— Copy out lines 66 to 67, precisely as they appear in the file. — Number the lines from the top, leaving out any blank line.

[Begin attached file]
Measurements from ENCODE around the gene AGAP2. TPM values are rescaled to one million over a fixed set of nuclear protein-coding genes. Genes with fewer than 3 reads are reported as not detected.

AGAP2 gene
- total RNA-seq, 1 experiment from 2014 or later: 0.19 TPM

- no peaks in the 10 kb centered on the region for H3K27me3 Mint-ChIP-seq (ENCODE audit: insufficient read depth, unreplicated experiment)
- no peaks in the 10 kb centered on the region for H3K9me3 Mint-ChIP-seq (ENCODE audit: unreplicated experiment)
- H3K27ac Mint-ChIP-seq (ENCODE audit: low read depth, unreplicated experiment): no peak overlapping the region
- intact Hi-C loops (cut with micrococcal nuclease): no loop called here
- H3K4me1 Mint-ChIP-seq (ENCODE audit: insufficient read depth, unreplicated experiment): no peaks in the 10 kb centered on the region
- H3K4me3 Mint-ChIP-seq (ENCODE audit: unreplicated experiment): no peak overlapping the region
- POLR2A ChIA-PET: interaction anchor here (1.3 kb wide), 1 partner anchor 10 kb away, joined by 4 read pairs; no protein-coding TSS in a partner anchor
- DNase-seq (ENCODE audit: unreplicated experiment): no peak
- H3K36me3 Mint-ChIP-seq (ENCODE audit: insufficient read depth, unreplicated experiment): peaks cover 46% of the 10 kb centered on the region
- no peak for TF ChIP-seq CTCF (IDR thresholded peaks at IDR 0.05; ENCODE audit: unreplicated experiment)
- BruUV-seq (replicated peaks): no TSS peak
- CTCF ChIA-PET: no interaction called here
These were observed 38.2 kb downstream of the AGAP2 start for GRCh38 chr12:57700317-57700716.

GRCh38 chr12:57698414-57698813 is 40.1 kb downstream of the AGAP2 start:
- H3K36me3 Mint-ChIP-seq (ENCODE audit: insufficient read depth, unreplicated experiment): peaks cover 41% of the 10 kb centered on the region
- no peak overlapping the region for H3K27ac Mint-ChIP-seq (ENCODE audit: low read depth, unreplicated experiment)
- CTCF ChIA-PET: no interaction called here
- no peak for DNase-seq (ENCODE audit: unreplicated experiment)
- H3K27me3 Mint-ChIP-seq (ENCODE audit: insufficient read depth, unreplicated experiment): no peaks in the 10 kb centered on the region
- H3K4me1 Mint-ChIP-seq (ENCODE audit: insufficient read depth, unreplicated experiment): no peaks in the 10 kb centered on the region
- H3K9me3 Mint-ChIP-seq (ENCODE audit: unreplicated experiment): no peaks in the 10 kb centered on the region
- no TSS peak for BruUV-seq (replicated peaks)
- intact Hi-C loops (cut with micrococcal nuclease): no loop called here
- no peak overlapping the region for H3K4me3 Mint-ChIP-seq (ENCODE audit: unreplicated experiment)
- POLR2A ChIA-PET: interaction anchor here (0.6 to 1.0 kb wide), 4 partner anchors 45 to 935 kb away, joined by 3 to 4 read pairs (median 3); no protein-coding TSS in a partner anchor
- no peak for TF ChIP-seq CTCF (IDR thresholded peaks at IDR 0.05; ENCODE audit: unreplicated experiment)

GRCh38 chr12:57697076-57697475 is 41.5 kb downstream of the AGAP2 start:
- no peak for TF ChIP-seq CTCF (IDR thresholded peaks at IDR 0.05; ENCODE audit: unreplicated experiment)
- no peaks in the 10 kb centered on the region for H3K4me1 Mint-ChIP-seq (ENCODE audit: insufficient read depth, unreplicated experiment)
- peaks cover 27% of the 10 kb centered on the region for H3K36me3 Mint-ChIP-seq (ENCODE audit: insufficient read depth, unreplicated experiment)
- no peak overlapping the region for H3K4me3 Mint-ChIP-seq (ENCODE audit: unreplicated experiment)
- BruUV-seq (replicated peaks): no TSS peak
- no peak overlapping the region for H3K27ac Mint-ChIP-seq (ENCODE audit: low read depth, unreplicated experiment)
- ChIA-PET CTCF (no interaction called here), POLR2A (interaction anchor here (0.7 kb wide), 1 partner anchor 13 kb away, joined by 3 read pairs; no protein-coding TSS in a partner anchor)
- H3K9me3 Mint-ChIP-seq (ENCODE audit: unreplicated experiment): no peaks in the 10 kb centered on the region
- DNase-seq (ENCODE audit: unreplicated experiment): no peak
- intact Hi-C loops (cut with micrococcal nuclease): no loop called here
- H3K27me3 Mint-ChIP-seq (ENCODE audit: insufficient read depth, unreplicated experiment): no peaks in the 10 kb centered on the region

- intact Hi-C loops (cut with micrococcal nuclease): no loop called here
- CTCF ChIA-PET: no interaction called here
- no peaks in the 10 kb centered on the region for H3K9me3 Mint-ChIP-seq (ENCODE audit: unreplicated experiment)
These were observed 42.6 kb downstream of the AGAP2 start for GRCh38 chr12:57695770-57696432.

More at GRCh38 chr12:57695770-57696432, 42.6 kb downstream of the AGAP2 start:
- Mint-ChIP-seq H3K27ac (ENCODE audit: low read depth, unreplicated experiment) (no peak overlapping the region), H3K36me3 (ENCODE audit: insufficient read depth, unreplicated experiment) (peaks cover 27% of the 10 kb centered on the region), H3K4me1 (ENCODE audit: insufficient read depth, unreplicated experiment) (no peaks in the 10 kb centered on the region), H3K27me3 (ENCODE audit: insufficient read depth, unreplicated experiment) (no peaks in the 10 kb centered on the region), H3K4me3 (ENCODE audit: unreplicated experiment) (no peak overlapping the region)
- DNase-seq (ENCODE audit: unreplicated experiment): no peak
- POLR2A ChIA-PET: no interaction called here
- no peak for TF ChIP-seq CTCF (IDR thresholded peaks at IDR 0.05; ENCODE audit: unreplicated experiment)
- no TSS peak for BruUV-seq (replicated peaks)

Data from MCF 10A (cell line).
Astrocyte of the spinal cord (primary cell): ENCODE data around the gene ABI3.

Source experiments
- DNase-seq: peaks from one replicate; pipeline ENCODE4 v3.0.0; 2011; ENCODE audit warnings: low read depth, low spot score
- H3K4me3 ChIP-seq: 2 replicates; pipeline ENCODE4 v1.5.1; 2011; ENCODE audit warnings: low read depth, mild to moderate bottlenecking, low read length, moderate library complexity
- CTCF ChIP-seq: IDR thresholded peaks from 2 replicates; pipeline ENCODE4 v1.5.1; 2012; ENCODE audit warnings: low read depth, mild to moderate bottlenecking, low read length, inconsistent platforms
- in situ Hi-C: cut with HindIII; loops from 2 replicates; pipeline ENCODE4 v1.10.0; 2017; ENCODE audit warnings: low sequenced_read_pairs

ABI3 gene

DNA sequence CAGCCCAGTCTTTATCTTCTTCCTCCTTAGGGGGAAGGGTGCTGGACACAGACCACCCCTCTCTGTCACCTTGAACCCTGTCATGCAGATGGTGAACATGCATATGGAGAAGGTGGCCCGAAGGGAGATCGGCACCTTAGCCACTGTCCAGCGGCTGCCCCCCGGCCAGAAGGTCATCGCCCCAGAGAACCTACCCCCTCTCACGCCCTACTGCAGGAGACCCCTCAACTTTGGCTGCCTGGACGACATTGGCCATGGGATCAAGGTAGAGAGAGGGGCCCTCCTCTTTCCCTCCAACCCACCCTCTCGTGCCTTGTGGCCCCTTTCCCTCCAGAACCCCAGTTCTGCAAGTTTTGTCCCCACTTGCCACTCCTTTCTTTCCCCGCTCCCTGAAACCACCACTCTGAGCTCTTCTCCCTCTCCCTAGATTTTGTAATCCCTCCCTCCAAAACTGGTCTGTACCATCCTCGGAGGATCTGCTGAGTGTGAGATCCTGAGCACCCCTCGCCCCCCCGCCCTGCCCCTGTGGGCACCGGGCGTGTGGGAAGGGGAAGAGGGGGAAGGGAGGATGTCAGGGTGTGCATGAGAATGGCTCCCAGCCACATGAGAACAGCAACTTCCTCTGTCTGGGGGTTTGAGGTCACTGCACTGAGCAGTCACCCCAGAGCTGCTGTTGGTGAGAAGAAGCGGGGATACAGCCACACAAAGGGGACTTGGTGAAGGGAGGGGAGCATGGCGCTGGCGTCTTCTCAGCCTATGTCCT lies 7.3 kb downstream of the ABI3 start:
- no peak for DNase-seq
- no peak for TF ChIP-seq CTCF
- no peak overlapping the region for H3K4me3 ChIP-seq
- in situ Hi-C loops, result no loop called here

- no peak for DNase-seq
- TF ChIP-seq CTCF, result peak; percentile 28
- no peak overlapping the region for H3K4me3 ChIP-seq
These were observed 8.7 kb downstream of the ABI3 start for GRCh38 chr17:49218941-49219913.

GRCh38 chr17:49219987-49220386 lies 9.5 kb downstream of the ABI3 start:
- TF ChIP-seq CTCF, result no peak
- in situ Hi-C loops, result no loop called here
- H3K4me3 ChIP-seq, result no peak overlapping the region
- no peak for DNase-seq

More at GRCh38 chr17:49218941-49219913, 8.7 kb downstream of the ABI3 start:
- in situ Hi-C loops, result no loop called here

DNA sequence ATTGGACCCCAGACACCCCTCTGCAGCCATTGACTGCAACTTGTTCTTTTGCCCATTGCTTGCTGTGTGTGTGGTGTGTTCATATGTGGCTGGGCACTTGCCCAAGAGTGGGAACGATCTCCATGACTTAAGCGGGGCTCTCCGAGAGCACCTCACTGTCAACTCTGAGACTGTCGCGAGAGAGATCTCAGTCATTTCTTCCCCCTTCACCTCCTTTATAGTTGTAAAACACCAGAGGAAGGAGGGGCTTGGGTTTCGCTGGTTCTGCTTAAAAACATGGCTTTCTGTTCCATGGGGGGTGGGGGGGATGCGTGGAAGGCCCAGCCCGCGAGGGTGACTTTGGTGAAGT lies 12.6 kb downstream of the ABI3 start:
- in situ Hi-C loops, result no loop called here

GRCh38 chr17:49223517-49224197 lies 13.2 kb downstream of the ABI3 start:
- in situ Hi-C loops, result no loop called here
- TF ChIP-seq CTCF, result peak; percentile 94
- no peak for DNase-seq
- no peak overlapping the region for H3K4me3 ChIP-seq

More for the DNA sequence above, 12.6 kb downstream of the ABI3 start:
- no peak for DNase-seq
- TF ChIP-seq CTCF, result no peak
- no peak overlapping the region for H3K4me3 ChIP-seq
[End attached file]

- TF ChIP-seq CTCF, result peak; percentile 28
- no peak overlapping the region for H3K4me3 ChIP-seq